Auston has been racing dirt bikes since he was 4 years old. Now 7, he has climbed his way to the top of his class in the Alabama State Championship Series.
His mother, Brandy Robinson, said Auston began asking for a dirt bike around age 3.
Although some dirt bikes come with training wheels, his parents refused to put him on anything with a motor until he learned to ride his regular bicycle without training wheels.
“He tried and tried. One day, I looked out the window and he was going across the yard. He was so excited,” Robinson said.
That Christmas, Auston became the proud owner of a Honda 50 cc. He entered his first race less than two months later.
Over the past three years, Auston and his family have traveled as far away as Mississippi to take part in motocross competitions.
The closest tracks to their home are in Empire and Warrior, where Auston does most of his practicing.
Auston now races in the Alabama State Championship Series, which takes place outdoors and runs March through October, as well as the Alabama ArenaCross Series, which fills up his winter.
Auston’s collection of bikes has grown to six. He is currently racing two on a regular basis and the others are used as back-ups.
Just like the pros, Auston has had to seek out sponsorships to help pay for his equipment.
Auson’s family has also invested a countless amount of money and time in his hobby.
“With ArenaCross, we have to get there every Saturday at 10 a.m. and we don’t get out of there until about 11 p.m. on Saturday nights,” Robinson said.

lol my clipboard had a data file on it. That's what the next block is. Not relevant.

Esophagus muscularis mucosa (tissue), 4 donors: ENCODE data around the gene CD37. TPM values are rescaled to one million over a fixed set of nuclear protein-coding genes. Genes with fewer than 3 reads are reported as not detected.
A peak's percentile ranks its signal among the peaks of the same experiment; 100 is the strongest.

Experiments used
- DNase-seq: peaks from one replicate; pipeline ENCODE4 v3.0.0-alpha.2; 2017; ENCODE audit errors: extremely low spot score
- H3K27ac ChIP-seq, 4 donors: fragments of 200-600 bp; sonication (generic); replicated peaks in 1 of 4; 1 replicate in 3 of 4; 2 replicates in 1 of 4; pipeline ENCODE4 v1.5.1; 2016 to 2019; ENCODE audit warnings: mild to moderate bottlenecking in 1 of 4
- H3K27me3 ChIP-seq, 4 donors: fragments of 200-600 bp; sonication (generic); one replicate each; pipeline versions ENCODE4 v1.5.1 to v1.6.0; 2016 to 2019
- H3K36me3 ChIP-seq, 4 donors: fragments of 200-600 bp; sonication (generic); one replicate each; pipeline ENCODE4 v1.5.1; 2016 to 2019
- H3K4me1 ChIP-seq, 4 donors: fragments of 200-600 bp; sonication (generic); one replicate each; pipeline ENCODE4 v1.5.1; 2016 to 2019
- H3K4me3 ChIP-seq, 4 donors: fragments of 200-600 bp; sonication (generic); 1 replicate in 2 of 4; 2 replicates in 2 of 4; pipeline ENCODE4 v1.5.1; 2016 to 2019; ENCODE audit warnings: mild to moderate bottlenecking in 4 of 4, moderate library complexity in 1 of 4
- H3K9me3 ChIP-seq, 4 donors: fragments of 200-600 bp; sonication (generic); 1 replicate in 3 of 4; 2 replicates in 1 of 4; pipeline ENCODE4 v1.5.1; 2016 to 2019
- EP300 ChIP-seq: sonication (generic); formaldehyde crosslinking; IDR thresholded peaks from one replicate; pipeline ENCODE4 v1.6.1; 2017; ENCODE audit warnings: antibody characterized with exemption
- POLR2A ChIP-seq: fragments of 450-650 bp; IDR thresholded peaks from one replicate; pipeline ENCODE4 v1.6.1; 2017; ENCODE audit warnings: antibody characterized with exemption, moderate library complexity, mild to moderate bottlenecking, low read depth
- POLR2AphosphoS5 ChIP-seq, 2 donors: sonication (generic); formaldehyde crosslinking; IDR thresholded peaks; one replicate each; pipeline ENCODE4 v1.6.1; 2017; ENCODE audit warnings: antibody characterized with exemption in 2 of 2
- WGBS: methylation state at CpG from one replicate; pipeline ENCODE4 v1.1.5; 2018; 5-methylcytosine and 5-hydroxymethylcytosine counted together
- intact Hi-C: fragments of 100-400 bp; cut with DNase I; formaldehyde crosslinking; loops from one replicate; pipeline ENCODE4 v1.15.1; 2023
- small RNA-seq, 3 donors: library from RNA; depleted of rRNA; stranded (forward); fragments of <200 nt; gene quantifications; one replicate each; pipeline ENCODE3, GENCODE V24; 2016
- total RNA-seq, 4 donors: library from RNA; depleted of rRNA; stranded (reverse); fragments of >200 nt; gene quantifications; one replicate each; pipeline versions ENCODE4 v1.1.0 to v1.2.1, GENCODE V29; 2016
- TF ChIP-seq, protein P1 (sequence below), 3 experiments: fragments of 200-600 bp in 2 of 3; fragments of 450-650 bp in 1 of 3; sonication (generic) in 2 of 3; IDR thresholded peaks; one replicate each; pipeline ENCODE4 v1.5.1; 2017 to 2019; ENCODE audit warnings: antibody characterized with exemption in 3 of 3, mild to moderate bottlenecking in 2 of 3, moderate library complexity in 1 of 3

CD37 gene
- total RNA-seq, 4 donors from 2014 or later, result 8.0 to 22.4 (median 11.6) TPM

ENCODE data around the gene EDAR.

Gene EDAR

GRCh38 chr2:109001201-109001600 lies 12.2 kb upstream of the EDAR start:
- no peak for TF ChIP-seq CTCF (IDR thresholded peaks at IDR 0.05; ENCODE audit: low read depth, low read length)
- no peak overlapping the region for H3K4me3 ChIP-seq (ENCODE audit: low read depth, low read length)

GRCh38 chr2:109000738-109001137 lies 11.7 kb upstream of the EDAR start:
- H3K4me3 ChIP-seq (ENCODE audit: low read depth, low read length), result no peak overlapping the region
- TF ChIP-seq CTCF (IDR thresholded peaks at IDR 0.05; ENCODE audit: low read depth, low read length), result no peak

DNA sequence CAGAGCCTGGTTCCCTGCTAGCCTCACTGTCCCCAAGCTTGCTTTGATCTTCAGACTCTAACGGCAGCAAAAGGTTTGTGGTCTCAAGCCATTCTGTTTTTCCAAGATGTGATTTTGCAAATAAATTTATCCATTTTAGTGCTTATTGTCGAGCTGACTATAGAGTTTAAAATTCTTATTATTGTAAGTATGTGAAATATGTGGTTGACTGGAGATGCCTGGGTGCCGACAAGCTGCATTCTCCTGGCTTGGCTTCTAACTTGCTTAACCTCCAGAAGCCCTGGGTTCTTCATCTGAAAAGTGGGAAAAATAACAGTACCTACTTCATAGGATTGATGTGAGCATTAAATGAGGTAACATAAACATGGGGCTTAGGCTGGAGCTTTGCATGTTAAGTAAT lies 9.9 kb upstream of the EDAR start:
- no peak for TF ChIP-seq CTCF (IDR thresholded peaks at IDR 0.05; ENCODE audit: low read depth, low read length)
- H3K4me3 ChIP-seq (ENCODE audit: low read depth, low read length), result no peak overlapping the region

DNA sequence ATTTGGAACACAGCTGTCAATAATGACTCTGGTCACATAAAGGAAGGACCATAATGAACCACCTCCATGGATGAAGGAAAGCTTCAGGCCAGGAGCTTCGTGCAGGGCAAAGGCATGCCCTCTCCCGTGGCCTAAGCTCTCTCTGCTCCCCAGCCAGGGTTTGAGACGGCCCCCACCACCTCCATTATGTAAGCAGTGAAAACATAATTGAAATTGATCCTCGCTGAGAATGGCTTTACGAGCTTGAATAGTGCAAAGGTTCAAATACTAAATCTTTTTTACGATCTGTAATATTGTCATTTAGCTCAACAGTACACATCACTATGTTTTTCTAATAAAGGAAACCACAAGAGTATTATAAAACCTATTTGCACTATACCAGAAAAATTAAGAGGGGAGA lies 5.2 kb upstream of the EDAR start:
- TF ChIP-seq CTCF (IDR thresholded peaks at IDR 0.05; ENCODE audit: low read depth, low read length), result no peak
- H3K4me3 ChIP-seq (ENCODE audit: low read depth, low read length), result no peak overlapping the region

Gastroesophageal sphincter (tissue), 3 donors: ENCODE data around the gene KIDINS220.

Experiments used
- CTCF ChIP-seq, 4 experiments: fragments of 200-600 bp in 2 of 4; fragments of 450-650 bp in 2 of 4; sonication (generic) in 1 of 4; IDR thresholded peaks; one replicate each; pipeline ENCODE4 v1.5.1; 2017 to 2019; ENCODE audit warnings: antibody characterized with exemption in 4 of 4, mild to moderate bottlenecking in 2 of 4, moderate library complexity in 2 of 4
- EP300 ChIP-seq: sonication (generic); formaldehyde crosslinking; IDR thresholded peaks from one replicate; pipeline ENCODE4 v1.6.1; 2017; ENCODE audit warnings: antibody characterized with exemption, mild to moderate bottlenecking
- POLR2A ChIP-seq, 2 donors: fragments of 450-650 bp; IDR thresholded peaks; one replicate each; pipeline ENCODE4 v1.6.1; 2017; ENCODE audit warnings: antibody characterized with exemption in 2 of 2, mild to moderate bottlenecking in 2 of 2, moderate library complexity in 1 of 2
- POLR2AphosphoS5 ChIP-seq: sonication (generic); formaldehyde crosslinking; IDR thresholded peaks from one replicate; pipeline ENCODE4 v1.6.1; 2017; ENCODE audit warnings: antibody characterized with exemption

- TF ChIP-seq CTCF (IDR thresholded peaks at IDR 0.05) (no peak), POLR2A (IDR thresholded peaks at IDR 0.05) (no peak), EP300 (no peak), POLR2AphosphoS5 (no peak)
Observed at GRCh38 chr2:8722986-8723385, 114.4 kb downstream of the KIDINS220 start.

In three years of racing, Auston has taken several spills on the track but has never had a major accident.
Every time he is on a dirt bike, he is padded from head to toe with a long list of protective gear.
As a result, the sight of Auston on a bicycle strikes much more fear in his mother’s heart.
“When I see him out in the yard on his bicycle, I think ‘Oh, no.’ He will wreck a bicycle every time and come in with a skinned leg or some other injury,” Robinson said.
Auston loves his dirt bikes so much that he counts down until it’s race day again.
When he can’t be on the track, he and his stepfather, Terrell Robinson, stay up late at night watching YouTube videos of professional motocross racers.
Practice and passion have made perfect in Auston’s case. At an award ceremony for the Alabama State Championship Series earlier this month, Auston received three championship trophies.
Auston managed to hold on to first place in points from the time the season began in March.
Now that Auston has tasted of victory, his next goal is establishing the Auston Harbin brand.
“He says that he is going to have his own dirt bike in Wal-mart one day for everybody to buy,” Robinson said.